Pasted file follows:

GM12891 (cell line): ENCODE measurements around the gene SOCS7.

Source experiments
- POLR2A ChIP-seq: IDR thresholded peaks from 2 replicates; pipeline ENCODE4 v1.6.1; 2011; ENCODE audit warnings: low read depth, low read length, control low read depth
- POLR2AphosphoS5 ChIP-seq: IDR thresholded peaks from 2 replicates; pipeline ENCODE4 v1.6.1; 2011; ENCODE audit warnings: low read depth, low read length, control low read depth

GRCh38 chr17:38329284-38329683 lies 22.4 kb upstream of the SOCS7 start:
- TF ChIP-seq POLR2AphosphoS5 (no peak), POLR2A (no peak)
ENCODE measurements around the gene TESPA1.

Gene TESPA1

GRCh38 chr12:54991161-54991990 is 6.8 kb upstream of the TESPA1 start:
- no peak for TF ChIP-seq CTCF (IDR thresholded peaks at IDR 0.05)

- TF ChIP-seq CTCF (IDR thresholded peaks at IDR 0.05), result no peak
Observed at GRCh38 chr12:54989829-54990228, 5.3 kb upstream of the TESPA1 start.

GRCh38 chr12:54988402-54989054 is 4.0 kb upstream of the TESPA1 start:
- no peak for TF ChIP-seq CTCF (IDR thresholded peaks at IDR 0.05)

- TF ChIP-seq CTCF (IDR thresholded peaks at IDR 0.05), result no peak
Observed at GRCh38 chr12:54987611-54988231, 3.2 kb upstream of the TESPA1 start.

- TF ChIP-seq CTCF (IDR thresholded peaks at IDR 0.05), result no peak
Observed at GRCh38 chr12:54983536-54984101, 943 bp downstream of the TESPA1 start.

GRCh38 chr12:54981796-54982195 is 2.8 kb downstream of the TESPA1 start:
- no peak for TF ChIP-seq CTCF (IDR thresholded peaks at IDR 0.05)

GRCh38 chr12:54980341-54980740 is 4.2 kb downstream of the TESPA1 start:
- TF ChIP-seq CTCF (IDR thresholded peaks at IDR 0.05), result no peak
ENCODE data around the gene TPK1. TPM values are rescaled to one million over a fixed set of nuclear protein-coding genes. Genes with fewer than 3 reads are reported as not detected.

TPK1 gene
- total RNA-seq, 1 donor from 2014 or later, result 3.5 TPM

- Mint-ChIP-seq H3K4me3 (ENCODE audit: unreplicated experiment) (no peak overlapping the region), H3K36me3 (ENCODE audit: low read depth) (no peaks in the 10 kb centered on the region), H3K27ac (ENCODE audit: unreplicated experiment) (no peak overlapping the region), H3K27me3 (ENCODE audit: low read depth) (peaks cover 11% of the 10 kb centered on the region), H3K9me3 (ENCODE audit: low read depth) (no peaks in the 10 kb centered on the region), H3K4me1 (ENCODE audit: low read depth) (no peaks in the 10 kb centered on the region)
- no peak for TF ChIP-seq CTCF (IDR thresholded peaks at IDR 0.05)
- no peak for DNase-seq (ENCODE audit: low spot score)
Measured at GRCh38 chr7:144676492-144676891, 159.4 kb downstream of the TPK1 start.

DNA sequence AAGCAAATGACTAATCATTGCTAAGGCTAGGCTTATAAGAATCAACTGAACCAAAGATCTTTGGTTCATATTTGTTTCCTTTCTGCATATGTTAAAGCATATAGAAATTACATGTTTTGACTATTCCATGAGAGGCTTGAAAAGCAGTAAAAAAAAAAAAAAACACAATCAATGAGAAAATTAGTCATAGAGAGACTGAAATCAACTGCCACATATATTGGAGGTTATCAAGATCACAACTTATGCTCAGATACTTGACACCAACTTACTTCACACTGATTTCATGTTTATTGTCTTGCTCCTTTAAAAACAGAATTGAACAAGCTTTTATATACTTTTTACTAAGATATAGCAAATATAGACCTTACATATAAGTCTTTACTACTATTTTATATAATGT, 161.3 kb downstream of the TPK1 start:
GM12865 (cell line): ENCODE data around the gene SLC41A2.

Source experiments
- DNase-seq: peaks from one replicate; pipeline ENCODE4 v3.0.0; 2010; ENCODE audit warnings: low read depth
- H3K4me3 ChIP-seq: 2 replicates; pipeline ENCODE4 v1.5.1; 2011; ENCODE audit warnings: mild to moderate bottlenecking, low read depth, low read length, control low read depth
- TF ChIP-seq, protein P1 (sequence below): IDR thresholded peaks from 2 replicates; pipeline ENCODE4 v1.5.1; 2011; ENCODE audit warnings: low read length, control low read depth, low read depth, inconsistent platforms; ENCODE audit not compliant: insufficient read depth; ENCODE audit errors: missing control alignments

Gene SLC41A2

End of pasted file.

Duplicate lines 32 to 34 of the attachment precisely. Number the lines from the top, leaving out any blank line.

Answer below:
Source experiments
- DNase-seq: peaks from one replicate; pipeline ENCODE4 v3.0.0; 2010; ENCODE audit warnings: low read depth
- H3K4me3 ChIP-seq: 2 replicates; pipeline ENCODE4 v1.5.1; 2011; ENCODE audit warnings: mild to moderate bottlenecking, low read depth, low read length, control low read depth